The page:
Animals were clipped and residual hair removed with depilatory cream (Nair, Church & Dwight Co., Inc.) 24 hrs before imaging. Mice were imaged for baseline characteristics prior to PLN removal and for up to 4 weeks after surgery. Anesthetized mice with isoflurane were maintained on a warming pad. A volume of 2 µl of 645 µM of indocyanine green (ICG; Akorn, Inc.) dissolved in a mixture of distilled water and 0.9% sodium chloride in a volume ratio of 1:9 was injected intradermally to the dorsal aspect of the left foot using 34-gauge needles (Nanofil, World Precision Instruments, Inc.). Fluorescence images were acquired immediately after and for up to 10 min after i.d. injection using a custom-built NIRF imaging system as described previously [27], [28]. To achieve a greater magnification, a macrolens (Infinity K2/SC video lens, Edmund Optics Inc.) was used. At the last imaging session, the skin above the left PLN was removed for intravital color images after i.d. injection of EBD.

Lymphatic drainage through thoracic duct from the lumbar LNs (LLNs) was imaged in another two groups of mice: (i) mice without lymphadenectomy and (ii) two days following lymphadenectomy. Invasive, far-red and NIRF imaging was conducted 5 mins after i.d. injection of 2 µl of Alexa680-bovine serum albumin (BSA) and 2 µl of ICG to the dorsal aspect of the right and left hind paw, respectively. The peritoneal and thoracic cavities were exposed and imaged immediately after animals were euthanized.

In vivo small animal CT imaging was performed to measure arm area from transverse CT slices [29] using an INVEON multimodality CT (SiemensMedical Solutions, Knoxville, TN). CT parameters were set at 80 kV, 500 mA, 290 ms exposure time at each of the 120 rotation steps over 220° at medium-low system magnification. CT images were reconstructed using a Feldkamp cone-beam algorithm. Image analyses from CT were performed using Inveon Research Workplace software (Siemens Medical Solutions). Cross-sectional area between tarsocrural and distal tibiofibular joints in the left leg was measured by analysis of axial CT slices and normalized to that in the contralateral right leg. Ankle diameter of hind limbs was also measured using a stereomicroscope. The ankle diameter of the left side (side of lymphadenectomy) was normalized to the contralateral right ankle diameter.

Analysis of lymphatic vessel function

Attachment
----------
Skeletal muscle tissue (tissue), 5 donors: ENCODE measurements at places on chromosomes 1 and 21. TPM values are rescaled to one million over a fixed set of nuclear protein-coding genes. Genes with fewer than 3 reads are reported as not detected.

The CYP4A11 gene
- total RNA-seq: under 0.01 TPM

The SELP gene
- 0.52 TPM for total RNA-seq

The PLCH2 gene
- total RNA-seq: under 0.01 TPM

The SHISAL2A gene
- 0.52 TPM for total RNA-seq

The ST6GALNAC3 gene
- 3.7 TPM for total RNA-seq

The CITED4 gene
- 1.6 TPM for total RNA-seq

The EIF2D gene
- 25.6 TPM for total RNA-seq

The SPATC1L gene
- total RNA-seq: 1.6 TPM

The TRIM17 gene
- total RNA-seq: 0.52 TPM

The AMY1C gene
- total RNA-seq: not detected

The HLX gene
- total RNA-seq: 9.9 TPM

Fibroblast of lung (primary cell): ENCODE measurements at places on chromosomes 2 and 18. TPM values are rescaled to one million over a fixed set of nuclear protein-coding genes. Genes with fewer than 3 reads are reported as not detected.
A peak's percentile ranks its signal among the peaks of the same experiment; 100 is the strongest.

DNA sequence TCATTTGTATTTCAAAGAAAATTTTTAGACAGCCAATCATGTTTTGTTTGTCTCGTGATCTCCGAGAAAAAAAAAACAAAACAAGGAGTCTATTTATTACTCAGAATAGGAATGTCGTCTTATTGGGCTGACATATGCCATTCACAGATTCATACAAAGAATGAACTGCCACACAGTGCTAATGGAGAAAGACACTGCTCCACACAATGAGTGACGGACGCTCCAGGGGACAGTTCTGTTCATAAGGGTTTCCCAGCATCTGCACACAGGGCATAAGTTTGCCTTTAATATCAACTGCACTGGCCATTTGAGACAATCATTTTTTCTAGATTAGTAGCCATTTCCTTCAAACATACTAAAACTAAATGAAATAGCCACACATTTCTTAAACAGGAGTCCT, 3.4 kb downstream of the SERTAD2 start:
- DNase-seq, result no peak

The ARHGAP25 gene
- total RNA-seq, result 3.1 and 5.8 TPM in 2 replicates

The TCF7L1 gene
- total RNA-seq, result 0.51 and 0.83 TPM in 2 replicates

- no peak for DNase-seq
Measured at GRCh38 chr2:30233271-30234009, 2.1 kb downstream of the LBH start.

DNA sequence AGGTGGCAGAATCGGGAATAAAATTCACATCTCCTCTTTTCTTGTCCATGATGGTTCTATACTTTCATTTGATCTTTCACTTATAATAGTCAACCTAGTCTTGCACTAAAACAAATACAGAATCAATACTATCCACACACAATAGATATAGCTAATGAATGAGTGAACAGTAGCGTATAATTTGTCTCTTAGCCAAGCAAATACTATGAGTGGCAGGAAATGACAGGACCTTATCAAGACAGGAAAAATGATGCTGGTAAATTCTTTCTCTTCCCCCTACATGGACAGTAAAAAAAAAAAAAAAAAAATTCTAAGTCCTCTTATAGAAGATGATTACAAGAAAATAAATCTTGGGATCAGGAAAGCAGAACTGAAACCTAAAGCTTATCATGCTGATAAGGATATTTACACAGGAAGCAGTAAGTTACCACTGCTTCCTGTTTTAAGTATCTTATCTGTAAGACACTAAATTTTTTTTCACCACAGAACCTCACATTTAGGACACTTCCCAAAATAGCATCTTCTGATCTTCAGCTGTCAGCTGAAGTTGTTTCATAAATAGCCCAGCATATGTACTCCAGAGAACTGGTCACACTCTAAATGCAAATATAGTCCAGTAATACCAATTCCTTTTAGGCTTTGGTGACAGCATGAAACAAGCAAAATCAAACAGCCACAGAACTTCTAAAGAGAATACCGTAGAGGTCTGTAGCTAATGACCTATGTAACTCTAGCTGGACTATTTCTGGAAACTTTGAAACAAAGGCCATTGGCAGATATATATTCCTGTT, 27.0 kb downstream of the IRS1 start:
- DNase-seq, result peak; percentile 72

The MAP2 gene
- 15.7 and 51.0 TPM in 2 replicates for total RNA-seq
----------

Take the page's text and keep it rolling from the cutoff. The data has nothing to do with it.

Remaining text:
Matlab (The MathWorks, Inc., Natick, MA) and ImageJ (National Institutes of Health, Washington, DC) were used to analyze the fluorescence imaging data in the following manner. To assess lymphatic contractility, fixed regions of interest (ROIs) in fluorescent afferent and efferent lymph channels were defined on fluorescence images. The mean of the fluorescence intensity within each ROI in each fluorescence image was then calculated and plotted as a function of imaging time as previously described [27].

Immunohistochemical (IHC) analysis and whole-mount staining

Skin samples were fixed in 10% formalin overnight before transfer into 70% ethanol and embedded in paraffin. 4 µm sections were used in all staining procedures which included hematoxylin-eosin (H&E). For LYVE-1 detection, following paraffin removal and antigen retrieval using citrate buffer pH 6, tissues were blocked with 5% BSA and stained with rabbit anti-mouse LYVE-1 antibody (1:200; AngioBio) and biotin-anti rabbit secondary antibody (1:30; Vector Labs). VectaStain Elite ABC peroxidase detection system and DAB chromagen were used before tissues were counter-stained with hematoxylin (Vector Labs). LYVE-1 expression in three different fields in each section was examined at x40 magnification (Leica Microsystems Inc.). Image-Pro Plus (Media Cybernetics) software was used to analyze the number of lymphatic vessels, and the percentage of positively stained lymphatic vessels per area was determined.

For whole mount staining [30], tissues were fixed in 4% paraformaldehyde (PFA) overnight at 4°C. Adipose tissue was removed under a dissecting microscope and tissues washed with 0.3% TritonX-PBS at least 10 times over 4 hours. Samples were blocked with 0.2% BSA, 5% goat serum in 0.3% TritonX-PBS for 2 hours at room temperature before staining with LYVE1 antibody (1:100; Angiobio) at 4°C overnight with shaking. Tissues were washed for at least 6 hours with 0.3% TritonX-PBS before being incubated at 4°C overnight with secondary antibody (Alexa-Flour 488 nm; goat anti-rabbit; 1:500 in 0.3% TritonX-PBS) with shaking. Tissues were washed at least 10 times over 6 hours with 0.3% TritonX-PBS before 10 min fixation with 4% PFA. Final wash was performed with PBS 5 times over 30 mins before tissues were mounted with Vectashield (Vector Labs). LYVE-1 expression in at least three different fields in each section was examined at x20 magnification (Leica Microsystems Inc.). Quantification of lymphatic vessel area fraction was performed using ImageJ (NIH).

Statistical analysis